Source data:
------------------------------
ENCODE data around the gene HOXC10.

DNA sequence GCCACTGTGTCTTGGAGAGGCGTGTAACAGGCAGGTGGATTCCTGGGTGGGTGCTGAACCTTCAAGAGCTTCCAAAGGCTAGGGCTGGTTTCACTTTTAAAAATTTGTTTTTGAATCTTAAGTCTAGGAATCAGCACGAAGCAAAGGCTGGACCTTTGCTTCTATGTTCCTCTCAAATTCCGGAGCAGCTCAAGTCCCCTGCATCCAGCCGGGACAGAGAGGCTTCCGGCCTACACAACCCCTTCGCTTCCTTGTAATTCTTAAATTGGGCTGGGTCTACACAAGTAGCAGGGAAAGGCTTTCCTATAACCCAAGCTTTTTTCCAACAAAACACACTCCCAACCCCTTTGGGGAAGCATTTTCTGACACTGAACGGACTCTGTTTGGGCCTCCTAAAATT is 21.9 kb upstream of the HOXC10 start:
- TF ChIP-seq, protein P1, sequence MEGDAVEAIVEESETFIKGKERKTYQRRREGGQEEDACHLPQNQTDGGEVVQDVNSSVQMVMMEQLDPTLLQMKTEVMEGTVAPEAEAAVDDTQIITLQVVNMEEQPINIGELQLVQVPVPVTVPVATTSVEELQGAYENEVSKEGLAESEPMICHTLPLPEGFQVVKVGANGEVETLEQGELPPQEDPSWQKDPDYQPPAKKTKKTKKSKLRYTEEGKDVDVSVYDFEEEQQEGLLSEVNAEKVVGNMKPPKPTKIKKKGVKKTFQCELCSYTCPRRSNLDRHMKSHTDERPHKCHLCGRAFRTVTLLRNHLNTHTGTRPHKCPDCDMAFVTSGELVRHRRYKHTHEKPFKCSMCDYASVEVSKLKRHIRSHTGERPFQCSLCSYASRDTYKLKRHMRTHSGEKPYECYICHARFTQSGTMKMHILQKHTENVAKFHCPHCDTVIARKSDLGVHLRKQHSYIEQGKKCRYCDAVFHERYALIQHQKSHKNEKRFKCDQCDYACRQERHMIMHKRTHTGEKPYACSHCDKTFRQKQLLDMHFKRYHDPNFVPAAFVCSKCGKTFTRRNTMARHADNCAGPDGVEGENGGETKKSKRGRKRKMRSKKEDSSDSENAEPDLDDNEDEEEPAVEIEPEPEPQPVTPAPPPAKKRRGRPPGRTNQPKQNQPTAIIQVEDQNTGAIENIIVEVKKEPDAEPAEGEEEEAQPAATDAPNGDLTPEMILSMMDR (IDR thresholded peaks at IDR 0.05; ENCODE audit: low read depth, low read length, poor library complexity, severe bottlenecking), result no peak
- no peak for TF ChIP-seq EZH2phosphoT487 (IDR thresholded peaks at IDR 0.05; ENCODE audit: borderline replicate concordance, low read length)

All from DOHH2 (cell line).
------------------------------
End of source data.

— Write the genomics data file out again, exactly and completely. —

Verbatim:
ENCODE data around the gene HOXC10.

DNA sequence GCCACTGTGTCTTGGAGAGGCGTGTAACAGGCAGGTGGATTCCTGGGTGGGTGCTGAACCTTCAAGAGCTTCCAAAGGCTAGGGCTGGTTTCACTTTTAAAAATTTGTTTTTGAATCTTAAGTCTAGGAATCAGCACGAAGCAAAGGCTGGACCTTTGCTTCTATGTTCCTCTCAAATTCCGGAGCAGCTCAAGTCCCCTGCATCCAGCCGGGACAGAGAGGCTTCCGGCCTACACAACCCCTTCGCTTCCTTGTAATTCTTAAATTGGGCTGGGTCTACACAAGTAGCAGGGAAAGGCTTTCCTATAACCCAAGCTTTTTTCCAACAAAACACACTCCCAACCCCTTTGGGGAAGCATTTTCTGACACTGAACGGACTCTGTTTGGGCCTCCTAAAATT is 21.9 kb upstream of the HOXC10 start:
- TF ChIP-seq, protein P1, sequence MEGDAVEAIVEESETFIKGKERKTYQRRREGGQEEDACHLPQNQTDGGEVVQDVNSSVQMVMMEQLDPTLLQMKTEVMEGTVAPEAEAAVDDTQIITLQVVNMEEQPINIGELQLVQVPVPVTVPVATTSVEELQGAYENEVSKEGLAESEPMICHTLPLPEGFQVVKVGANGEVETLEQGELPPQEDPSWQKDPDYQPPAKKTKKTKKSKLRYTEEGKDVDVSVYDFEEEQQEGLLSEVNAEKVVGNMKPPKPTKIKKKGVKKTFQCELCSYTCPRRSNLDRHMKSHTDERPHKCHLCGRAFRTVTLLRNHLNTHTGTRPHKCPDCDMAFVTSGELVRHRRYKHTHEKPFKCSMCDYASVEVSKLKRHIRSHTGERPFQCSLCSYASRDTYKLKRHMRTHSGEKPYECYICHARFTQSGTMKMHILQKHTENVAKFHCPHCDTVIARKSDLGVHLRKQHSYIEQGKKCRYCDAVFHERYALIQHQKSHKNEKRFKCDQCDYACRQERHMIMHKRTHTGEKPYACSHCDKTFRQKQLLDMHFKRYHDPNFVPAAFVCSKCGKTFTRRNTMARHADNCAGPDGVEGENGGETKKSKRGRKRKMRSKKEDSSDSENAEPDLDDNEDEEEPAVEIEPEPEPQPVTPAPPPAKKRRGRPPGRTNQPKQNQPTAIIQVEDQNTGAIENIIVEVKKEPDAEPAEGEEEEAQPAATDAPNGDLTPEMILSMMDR (IDR thresholded peaks at IDR 0.05; ENCODE audit: low read depth, low read length, poor library complexity, severe bottlenecking), result no peak
- no peak for TF ChIP-seq EZH2phosphoT487 (IDR thresholded peaks at IDR 0.05; ENCODE audit: borderline replicate concordance, low read length)

All from DOHH2 (cell line).